This page focuses on the course ESD.051 Engineering Innovation and Design as it was taught by Blade Kotelly and Prof. Joel Schindall in Fall 2012.
The course is a project-based seminar in innovative design thinking. Lectures focus on the iterative design process and techniques to enhance creative analysis. Students use this process to design and implement robust voice recognition applications using a simple web-based system. They also give presentations and receive feedback to sharpen their communication skills for high emotional and intellectual impact. Guest lectures illustrate multidisciplinary approaches to design thinking.
The Gordon-MIT Engineering Leadership Program created this course as a part of a larger engineering-leadership program for undergraduates.
Course Goals for Students
This course is part of a leadership curriculum and serves to help students learn about the process of designing solutions to problems in which people are a direct beneficiary of the solution. In this course, the student learns to conceive, evaluate, plan, organize, lead, and implement engineering design projects. In addition, the course is aimed at sharpening creative thinking and critical analysis of designs, as well as learning how to use an iterative design processes. Students innovate, implement, and communicate designs that are practical, successful, elegant, interactive, robust, and holistic. There is a strong focus on project scope, and balancing real-world constraints against the limitations of technology and human cognition.
Possibilities for Further Study/Careers
As part of the larger Gordon Engineering Leadership curriculum, students will take other courses in leadership, including ones helping them build and understand of organizations, and advanced system-design techniques.
In the following short videos, Blade Kotelly and Prof. Joel Schindall discuss various aspects of how they taught ESD.051 Engineering Innovation and Design.
- Origins of ESD.051 Engineering Innovation and Design
- Teaching Design Thinking
- What Happens in Class?
- Interacting with Students Online
- Grading a Design Course
This course is required for the Gordon-MIT Engineering Leadership Program Year One.
The students’ grades were based on the following activities:
- 10% Pop Quizzes
- 25% Homework
- 55% Projects
- 10% Attendance and Participation
Breakdown by Year
Roughly 3/10 freshmen, 1/10 sophomores, 4/10 juniors, and 2/10 seniors. Many students are in the Gordon-MIT Engineering Leadership Program.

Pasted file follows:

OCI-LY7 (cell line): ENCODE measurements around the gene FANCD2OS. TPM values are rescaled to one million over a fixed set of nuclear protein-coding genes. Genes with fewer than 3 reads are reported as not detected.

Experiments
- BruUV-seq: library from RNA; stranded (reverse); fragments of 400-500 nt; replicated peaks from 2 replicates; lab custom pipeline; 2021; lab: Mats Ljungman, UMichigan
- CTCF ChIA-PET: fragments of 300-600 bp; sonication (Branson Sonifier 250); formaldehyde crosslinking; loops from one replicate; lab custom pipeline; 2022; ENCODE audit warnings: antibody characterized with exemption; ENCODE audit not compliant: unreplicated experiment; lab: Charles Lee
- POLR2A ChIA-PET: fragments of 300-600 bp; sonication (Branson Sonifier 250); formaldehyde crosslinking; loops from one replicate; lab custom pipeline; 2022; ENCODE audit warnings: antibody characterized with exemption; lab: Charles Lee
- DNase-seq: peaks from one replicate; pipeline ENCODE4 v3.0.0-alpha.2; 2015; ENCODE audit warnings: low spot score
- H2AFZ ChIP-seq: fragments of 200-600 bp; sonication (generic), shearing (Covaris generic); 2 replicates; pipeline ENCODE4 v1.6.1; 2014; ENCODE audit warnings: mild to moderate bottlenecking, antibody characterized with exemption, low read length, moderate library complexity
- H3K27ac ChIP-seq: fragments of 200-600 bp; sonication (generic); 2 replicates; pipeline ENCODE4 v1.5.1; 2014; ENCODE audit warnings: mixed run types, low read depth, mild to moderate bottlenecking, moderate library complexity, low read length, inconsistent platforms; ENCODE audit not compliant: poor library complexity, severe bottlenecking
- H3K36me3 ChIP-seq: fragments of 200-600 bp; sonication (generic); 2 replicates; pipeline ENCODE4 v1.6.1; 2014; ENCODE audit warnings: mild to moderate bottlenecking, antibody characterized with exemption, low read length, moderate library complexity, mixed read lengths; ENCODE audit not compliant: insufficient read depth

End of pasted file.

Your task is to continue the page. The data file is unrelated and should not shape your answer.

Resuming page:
Breakdown by Major
A mix of students from 10 different majors, with large numbers of students from Mechanical Engineering and Electrical Engineering and Computer Science.
Typical Student Background
There are no common traits or skills. The students came from diverse backgrounds of engineering and science interests, and there were no pre requisites for the course.
Ideal Class Size
The class needs a certain number of students to foster good interactions for discussions - and of course as the class gets very large it’s hard to have discussions in which everyone can contribute in a single section. Between 20 and 75 students is very good but at the upper ends it does require very careful moderation.
How Student Time Was Spent
During an average week, students were expected to spend 9 hours on the course, roughly divided as follows:
- Met twice a week for two hours per session; 26 sessions total.
- Class was often structured to be a mix of lecture and small group discussion and debrief in order to help the students practice what they were learning.
- Week 10 class sessions were devoted to individual presentations; week 15 class sessions were devoted to group presentations.
- This course included guest lectures from Sanjay Sarma, Garrett Harker, and Steven Spear.
Out of Class
- Students completed ten homework assignments, an individual project, and a group project.
- Students were given the primary instructor’s cell phone number and e-mail address, and they were encouraged to ask questions and contact the instructor or teaching assistants any time. Students have never abused this privilege. Students used the teaching assistant staff extensively to get feedback about homework. There were generally staff members awake at any time of day or night, which helped students get help right when they needed it.